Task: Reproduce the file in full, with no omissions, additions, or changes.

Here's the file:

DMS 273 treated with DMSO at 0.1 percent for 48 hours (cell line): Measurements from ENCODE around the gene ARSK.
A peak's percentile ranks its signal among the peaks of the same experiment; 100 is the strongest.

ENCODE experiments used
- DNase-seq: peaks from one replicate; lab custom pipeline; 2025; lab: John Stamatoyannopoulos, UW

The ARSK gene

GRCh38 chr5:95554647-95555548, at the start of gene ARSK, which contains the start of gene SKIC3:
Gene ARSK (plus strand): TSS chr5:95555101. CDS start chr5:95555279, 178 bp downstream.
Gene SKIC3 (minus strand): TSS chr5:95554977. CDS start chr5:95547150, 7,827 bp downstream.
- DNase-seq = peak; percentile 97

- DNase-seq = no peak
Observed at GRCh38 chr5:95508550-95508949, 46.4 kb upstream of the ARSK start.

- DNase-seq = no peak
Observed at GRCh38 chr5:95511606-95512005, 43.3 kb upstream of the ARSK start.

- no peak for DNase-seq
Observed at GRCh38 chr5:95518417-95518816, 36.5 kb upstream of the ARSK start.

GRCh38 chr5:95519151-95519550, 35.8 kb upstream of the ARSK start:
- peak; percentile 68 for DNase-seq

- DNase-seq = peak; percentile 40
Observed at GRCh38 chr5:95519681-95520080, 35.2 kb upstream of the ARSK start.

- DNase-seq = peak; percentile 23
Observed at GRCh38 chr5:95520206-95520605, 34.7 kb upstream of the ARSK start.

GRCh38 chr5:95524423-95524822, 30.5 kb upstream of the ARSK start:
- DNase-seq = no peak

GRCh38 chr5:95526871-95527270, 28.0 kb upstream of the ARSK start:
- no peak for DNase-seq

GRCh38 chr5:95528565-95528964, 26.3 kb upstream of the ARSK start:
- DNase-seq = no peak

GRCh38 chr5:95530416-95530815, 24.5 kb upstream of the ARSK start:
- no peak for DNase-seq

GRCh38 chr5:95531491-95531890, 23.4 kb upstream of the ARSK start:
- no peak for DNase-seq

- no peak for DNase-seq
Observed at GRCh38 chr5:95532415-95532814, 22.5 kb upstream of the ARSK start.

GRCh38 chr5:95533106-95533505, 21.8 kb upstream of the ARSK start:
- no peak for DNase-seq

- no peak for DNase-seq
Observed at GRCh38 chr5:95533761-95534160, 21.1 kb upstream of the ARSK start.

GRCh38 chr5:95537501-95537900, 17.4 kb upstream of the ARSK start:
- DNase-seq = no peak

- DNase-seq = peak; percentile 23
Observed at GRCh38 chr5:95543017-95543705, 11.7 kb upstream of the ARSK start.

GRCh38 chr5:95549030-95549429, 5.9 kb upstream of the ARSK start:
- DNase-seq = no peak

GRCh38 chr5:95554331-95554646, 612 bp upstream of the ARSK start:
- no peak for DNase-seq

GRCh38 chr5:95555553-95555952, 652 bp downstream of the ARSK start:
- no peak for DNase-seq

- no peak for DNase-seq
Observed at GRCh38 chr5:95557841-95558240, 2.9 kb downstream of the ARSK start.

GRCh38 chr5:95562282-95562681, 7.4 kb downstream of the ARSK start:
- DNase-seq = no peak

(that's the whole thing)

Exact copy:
DMS 273 treated with DMSO at 0.1 percent for 48 hours (cell line): Measurements from ENCODE around the gene ARSK.
A peak's percentile ranks its signal among the peaks of the same experiment; 100 is the strongest.

ENCODE experiments used
- DNase-seq: peaks from one replicate; lab custom pipeline; 2025; lab: John Stamatoyannopoulos, UW

The ARSK gene

GRCh38 chr5:95554647-95555548, at the start of gene ARSK, which contains the start of gene SKIC3:
Gene ARSK (plus strand): TSS chr5:95555101. CDS start chr5:95555279, 178 bp downstream.
Gene SKIC3 (minus strand): TSS chr5:95554977. CDS start chr5:95547150, 7,827 bp downstream.
- DNase-seq = peak; percentile 97

- DNase-seq = no peak
Observed at GRCh38 chr5:95508550-95508949, 46.4 kb upstream of the ARSK start.

- DNase-seq = no peak
Observed at GRCh38 chr5:95511606-95512005, 43.3 kb upstream of the ARSK start.

- no peak for DNase-seq
Observed at GRCh38 chr5:95518417-95518816, 36.5 kb upstream of the ARSK start.

GRCh38 chr5:95519151-95519550, 35.8 kb upstream of the ARSK start:
- peak; percentile 68 for DNase-seq

- DNase-seq = peak; percentile 40
Observed at GRCh38 chr5:95519681-95520080, 35.2 kb upstream of the ARSK start.

- DNase-seq = peak; percentile 23
Observed at GRCh38 chr5:95520206-95520605, 34.7 kb upstream of the ARSK start.

GRCh38 chr5:95524423-95524822, 30.5 kb upstream of the ARSK start:
- DNase-seq = no peak

GRCh38 chr5:95526871-95527270, 28.0 kb upstream of the ARSK start:
- no peak for DNase-seq

GRCh38 chr5:95528565-95528964, 26.3 kb upstream of the ARSK start:
- DNase-seq = no peak

GRCh38 chr5:95530416-95530815, 24.5 kb upstream of the ARSK start:
- no peak for DNase-seq

GRCh38 chr5:95531491-95531890, 23.4 kb upstream of the ARSK start:
- no peak for DNase-seq

- no peak for DNase-seq
Observed at GRCh38 chr5:95532415-95532814, 22.5 kb upstream of the ARSK start.

GRCh38 chr5:95533106-95533505, 21.8 kb upstream of the ARSK start:
- no peak for DNase-seq

- no peak for DNase-seq
Observed at GRCh38 chr5:95533761-95534160, 21.1 kb upstream of the ARSK start.

GRCh38 chr5:95537501-95537900, 17.4 kb upstream of the ARSK start:
- DNase-seq = no peak

- DNase-seq = peak; percentile 23
Observed at GRCh38 chr5:95543017-95543705, 11.7 kb upstream of the ARSK start.

GRCh38 chr5:95549030-95549429, 5.9 kb upstream of the ARSK start:
- DNase-seq = no peak

GRCh38 chr5:95554331-95554646, 612 bp upstream of the ARSK start:
- no peak for DNase-seq

GRCh38 chr5:95555553-95555952, 652 bp downstream of the ARSK start:
- no peak for DNase-seq

- no peak for DNase-seq
Observed at GRCh38 chr5:95557841-95558240, 2.9 kb downstream of the ARSK start.

GRCh38 chr5:95562282-95562681, 7.4 kb downstream of the ARSK start:
- DNase-seq = no peak